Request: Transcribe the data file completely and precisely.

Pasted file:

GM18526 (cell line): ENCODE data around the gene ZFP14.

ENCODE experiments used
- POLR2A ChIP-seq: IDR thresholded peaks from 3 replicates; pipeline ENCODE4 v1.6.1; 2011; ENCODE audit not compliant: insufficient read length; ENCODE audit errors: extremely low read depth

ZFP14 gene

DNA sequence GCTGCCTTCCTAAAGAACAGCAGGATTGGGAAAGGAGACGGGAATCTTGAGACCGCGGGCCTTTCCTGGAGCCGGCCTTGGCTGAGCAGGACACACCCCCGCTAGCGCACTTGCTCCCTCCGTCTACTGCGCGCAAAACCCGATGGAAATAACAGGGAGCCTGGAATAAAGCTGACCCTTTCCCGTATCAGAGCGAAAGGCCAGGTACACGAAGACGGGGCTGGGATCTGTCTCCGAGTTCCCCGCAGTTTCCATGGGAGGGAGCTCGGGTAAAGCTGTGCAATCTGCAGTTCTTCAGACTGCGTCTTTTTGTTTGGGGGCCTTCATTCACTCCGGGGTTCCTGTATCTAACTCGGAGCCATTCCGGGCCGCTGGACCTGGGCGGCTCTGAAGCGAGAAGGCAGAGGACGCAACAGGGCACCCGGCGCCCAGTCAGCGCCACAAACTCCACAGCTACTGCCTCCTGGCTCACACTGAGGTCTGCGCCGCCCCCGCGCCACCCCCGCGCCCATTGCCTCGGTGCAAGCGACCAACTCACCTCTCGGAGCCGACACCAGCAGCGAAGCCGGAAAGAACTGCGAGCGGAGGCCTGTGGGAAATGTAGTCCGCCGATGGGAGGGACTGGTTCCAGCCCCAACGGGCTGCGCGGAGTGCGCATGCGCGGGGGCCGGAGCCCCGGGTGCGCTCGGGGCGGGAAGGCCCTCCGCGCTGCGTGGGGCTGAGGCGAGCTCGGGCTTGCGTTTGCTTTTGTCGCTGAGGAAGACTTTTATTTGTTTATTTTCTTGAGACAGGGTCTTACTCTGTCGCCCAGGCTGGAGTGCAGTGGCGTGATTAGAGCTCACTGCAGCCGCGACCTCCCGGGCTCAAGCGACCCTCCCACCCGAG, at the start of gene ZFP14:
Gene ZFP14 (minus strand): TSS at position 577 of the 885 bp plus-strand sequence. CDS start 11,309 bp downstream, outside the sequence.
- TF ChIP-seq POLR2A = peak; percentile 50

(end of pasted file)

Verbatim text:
GM18526 (cell line): ENCODE data around the gene ZFP14.

ENCODE experiments used
- POLR2A ChIP-seq: IDR thresholded peaks from 3 replicates; pipeline ENCODE4 v1.6.1; 2011; ENCODE audit not compliant: insufficient read length; ENCODE audit errors: extremely low read depth

ZFP14 gene

DNA sequence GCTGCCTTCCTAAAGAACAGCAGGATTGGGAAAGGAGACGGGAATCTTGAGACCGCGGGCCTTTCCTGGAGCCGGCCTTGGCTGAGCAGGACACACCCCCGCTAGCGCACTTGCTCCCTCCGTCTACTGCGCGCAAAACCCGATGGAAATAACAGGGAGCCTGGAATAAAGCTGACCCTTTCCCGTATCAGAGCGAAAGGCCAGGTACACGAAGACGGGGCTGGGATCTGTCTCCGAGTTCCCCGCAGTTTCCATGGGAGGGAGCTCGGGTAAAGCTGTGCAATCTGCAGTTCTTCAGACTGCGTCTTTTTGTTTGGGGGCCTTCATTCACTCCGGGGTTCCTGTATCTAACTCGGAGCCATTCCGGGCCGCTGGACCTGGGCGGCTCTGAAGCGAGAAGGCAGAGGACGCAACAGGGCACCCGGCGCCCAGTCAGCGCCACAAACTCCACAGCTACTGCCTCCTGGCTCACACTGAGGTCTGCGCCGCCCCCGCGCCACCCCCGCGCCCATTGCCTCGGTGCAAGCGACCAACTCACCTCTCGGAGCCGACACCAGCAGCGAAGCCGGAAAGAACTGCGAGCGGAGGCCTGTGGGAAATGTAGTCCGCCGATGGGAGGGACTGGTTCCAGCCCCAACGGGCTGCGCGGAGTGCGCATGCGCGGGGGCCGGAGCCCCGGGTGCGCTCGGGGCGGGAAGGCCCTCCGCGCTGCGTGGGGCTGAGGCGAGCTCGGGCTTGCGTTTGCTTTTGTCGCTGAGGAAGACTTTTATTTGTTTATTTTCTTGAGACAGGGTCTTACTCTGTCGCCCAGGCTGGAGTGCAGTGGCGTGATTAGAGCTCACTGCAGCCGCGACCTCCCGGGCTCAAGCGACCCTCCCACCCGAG, at the start of gene ZFP14:
Gene ZFP14 (minus strand): TSS at position 577 of the 885 bp plus-strand sequence. CDS start 11,309 bp downstream, outside the sequence.
- TF ChIP-seq POLR2A = peak; percentile 50